Companies to Stop Using Deceptive Advertising to Sell Home Water Filter Systems
Basement Technologies and McMahon Plumbing & Heating Allegedly Misled Residents about Quality of Water Supply; Ordered to Pay Costs and Penalties
BOSTON – Two Massachusetts companies that allegedly misled residents about the quality of their public water supply must refrain from using deceptive advertisements to promote the sale of expensive home water filter systems, Attorney General Martha Coakley announced today.
The Assurance of Discontinuances, filed in Suffolk Superior Court, allege that Basement Technologies, Inc., of Canton, and McMahon Plumbing & Heating LLC, of Hyde Park, violated consumer protection laws by improperly suggesting to consumers – through mailed advertisements and door-to-door flyers – that the water supplied to their homes was not safe, fit and pure to drink.
“We allege this advertising misled residents about the quality of their drinking water that our environmental and public health agencies in the Commonwealth work so hard to protect,” AG Coakley said. “Our office is pleased that these settlements will ensure that these companies follow our consumer laws and stop their deceptive sales tactics.”
“State and local drinking water engineers, scientists and officials work hard to ensure that drinking water in Massachusetts is pure and safe to drink,” said Commissioner David W. Cash of the Massachusetts Department of Environmental Protection (MassDEP). “Safe drinking water is provided to more than 6.3 million consumers every day and these types of deceptive practices erode confidence in the excellent quality of public drinking water available across the Commonwealth.”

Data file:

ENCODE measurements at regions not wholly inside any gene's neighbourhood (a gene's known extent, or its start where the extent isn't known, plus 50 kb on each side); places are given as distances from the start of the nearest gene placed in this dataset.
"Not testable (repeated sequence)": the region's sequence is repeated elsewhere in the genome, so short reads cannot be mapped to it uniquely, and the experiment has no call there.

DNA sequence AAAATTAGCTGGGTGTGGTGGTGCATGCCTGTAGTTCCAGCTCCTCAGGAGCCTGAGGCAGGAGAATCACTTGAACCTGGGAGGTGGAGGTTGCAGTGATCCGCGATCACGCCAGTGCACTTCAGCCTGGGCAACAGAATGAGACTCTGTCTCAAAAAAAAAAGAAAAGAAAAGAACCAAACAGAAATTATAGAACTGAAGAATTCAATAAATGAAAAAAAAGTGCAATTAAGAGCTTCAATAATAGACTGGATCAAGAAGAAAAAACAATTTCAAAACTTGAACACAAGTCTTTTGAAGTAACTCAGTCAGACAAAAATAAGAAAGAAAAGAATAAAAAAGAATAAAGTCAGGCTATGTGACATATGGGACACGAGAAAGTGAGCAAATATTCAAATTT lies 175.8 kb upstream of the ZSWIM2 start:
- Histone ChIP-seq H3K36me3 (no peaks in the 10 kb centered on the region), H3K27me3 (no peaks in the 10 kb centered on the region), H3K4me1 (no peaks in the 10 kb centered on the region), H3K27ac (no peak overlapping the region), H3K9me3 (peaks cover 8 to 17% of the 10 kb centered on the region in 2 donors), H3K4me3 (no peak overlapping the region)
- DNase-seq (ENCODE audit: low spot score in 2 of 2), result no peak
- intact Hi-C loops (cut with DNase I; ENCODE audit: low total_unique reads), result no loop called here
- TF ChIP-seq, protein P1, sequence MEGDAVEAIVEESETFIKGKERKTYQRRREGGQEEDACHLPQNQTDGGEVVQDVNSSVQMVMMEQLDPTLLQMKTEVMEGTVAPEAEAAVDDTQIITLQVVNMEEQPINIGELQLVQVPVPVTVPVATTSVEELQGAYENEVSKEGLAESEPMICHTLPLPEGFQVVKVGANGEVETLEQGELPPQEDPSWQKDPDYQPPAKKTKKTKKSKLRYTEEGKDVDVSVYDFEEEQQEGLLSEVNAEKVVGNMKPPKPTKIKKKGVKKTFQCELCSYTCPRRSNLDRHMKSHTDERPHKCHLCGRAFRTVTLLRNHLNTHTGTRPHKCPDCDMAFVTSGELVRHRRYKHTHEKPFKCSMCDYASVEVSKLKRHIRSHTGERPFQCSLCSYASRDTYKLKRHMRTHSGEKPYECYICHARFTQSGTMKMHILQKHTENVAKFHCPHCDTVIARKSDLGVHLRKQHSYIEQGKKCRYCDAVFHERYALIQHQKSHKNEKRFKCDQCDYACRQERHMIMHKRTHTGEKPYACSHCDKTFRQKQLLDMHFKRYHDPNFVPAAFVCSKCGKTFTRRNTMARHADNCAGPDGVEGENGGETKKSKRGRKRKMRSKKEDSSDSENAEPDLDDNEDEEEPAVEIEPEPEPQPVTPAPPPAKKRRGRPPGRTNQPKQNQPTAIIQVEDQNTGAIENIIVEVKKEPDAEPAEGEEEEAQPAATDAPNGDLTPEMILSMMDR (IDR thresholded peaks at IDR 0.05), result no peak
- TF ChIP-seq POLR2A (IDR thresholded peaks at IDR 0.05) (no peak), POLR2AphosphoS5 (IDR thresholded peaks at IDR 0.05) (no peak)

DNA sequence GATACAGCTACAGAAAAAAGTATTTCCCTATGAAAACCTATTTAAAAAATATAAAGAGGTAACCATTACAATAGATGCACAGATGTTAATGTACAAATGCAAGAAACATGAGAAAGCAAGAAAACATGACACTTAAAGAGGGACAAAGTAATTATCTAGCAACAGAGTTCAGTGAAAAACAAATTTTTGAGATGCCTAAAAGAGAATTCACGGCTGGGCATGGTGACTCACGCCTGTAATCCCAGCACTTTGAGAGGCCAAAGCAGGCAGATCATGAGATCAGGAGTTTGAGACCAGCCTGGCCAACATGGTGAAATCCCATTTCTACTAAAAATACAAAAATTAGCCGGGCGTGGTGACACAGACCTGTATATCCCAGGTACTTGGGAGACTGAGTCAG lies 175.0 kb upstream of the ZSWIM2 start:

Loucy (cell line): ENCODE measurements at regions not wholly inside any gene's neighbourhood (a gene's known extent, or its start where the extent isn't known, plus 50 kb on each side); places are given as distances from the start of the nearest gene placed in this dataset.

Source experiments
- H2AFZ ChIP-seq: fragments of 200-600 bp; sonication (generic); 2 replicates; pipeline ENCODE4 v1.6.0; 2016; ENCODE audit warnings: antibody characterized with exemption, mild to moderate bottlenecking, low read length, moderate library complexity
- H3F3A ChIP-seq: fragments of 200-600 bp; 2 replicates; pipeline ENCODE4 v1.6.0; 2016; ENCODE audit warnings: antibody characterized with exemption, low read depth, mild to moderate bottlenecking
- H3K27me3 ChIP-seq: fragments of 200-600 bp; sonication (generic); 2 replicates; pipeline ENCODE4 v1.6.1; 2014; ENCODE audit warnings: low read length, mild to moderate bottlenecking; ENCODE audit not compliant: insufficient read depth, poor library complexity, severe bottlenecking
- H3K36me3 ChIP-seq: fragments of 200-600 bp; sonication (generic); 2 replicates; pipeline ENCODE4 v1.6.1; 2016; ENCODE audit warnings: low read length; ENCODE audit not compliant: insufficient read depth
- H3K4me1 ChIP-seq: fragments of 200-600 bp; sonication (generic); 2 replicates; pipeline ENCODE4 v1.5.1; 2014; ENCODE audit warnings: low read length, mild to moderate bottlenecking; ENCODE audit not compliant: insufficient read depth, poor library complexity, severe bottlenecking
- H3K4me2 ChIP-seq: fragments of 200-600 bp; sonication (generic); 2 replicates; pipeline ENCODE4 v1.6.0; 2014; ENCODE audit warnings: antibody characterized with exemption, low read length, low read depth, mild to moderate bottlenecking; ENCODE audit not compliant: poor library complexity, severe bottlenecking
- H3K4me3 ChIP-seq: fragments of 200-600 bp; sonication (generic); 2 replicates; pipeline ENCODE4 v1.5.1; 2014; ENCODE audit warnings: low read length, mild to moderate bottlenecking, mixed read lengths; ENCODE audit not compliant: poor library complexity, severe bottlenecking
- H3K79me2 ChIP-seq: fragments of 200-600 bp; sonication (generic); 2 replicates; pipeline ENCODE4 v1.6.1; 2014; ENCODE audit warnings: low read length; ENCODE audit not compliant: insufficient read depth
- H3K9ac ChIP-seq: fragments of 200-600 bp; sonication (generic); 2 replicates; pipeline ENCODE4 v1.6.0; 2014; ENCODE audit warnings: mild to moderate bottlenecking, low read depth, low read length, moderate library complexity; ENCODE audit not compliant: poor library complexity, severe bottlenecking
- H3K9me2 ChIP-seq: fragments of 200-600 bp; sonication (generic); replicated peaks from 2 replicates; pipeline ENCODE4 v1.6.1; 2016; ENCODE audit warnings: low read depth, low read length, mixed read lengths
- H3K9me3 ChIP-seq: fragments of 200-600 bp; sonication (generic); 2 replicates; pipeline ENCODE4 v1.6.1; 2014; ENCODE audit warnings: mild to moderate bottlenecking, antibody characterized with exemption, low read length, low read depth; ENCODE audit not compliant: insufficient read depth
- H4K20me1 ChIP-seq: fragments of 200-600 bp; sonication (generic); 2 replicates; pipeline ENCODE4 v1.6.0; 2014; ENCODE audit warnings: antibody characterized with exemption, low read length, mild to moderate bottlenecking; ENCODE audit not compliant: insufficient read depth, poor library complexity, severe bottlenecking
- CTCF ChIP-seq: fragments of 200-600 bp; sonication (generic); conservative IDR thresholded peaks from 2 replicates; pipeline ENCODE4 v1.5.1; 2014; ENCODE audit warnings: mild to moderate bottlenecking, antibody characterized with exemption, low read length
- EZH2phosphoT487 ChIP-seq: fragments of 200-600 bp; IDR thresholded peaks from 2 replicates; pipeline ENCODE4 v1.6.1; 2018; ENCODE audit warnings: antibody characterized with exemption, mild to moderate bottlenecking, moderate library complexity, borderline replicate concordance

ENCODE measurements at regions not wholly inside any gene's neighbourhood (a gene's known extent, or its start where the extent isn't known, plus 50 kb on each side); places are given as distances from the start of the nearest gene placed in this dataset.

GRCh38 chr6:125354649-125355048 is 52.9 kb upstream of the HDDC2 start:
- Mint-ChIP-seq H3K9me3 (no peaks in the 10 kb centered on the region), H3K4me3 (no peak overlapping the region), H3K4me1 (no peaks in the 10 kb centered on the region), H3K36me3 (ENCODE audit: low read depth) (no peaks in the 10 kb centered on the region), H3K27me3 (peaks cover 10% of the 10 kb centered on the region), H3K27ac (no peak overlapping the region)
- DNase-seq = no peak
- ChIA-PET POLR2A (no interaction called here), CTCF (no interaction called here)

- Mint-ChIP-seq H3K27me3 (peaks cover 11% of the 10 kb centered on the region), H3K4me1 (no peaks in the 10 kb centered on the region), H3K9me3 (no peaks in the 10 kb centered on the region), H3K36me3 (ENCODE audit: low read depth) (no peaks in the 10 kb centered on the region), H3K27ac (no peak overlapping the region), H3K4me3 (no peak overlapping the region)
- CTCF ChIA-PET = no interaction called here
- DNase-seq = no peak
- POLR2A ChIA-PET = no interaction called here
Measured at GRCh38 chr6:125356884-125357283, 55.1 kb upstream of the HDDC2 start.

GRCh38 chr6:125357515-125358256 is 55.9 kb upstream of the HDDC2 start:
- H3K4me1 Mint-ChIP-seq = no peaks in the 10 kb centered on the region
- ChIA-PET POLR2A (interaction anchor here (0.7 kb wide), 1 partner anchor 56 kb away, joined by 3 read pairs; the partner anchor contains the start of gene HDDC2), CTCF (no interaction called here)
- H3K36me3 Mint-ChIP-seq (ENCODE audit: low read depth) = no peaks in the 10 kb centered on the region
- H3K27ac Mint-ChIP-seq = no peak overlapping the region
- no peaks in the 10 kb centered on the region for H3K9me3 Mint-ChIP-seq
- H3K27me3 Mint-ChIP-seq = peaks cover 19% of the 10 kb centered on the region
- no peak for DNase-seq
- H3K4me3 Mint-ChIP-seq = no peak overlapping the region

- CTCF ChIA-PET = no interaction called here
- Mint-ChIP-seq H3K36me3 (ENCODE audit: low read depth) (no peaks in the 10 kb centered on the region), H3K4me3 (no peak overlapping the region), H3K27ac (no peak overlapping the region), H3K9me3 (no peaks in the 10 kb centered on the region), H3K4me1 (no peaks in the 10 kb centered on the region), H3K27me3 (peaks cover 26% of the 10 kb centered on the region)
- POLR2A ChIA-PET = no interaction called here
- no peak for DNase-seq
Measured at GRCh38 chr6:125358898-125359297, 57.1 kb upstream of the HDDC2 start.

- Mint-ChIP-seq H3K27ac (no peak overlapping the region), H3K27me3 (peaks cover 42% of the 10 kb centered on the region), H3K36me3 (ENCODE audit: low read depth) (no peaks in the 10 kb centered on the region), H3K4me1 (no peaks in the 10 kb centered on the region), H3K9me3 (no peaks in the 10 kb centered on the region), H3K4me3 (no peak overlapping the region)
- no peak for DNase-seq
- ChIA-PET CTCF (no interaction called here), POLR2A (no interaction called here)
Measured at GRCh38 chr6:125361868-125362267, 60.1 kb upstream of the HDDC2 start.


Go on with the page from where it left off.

Under the settlements, the companies must refrain from any advertising for home water filtration systems that misrepresent the fitness for human consumption of the water supplied by any public water system in the Commonwealth. The companies must also comply with the state’s regulatory requirements for reporting water test results to prospective purchasers, including providing customers with the required disclosure form, when performing any drinking water evaluations. MassDEP has comprehensive regulations in place to ensure that public water systems provide water that is deemed safe, fit and pure to drink.
According to the AG’s investigation, Basement Technologies used a marketing campaign called the “Water Quality Awareness Program” to mislead consumers about the quality of the water supplied to their homes. The advertising materials, which included an image nearly identical to the Massachusetts State Seal, made it appear that the testing program was a government-sanctioned effort meant to protect public health. In its marketing campaign, McMahon Plumbing used a photograph of an infected human forearm under the caption “Are you at risk?” to market its home water filter systems, with claims that water tested nearby allegedly detected high levels of chlorine, suggesting that water being supplied to the consumer’s home was harmful. The water filter systems cost as much as $7,000 for a residential installation.
In addition to the injunctive relief, Basement Technologies must pay the Commonwealth $20,000 in costs and penalties. McMahon Plumbing, which is still in business but appears to no longer sell water filter systems, is responsible for paying up to $2,000 in costs and penalties, half of which may be forgiven if the company remains in compliance with the terms of the settlement.
This case is being handled by Assistant Attorney General Andrew Goldberg of AG Coakley’s Environmental Protection Division, with assistance from Yvette DePeiza, Director of MassDEP’s Drinking Water Program, and Marielle Stone, Deputy Director of the Bureau of Resource Protection in the Central Regional Office at MassDEP.
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